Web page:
I see several patients on a weekly basis that complain of ankle pain that have no history of recent ankle sprain or any trauma. They describe their pain as sharp and burning on the inside of the ankle with swelling and pain that is worse with walking, but continues as aching pain at rest. Some patients can have so much pain that they are unable to walk without crutches. On exam, I will find that the posterior tibial tendon is swollen and painful usually from behind the ankle bone down to where the tendon inserts in the foot. The job of this tendon is to help the foot swing inward in gait and support the arch. But with flat feet, the tendon is overworked and often then forms small tears in the area just described which then causes pain and swelling. When asking a patient to walk in my office, the affected foot will show minimal to no arch height and the ankle will appear to be falling inward, sometimes almost touching the ground. There is usually pain with isolating this tendon on a muscle exam as well.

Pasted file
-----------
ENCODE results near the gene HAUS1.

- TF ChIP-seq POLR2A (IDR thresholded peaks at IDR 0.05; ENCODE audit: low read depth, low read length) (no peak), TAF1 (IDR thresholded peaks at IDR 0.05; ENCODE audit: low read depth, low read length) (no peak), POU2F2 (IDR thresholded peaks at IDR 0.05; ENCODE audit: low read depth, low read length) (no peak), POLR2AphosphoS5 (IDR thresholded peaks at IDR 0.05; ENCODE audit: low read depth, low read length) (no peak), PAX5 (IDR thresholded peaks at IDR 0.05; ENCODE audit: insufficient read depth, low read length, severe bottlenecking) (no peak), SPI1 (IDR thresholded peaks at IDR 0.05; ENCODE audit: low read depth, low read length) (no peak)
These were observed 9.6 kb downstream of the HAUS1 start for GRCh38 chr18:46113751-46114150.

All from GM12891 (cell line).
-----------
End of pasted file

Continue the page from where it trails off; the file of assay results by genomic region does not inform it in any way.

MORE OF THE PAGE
So how does this really happen? Overuse is the most common mechanism of injury. Wearing flip flops or going barefoot on a regular basis. Starting a vigorous exercise program when you previously were not exercising. Walking a significant amount on a vacation, like Disney World, when this is unusual for your daily amount of activity.

Treatment starts with an evaluation and xrays to ensure you do not have anything else that may be causing your pain and to get a better idea of your bone and joint structure. Next, rest, ice and compression are the key to getting your swelling and pain under control. In some cases, bracing may be necessary to achieve this goal. Once your pain and swelling have resolved, the next thing you need to do is prevent this from happening again. The best way to do that is wear good supportive shoe gear and be fitted for custom orthotics. Without preventative care, this tendonitis can because a chronic dysfunction of the foot and ankle requiring surgical reconstruction. If you think you may have this condition, the physicians at Foot and Ankle Associates of North Texas are here to help!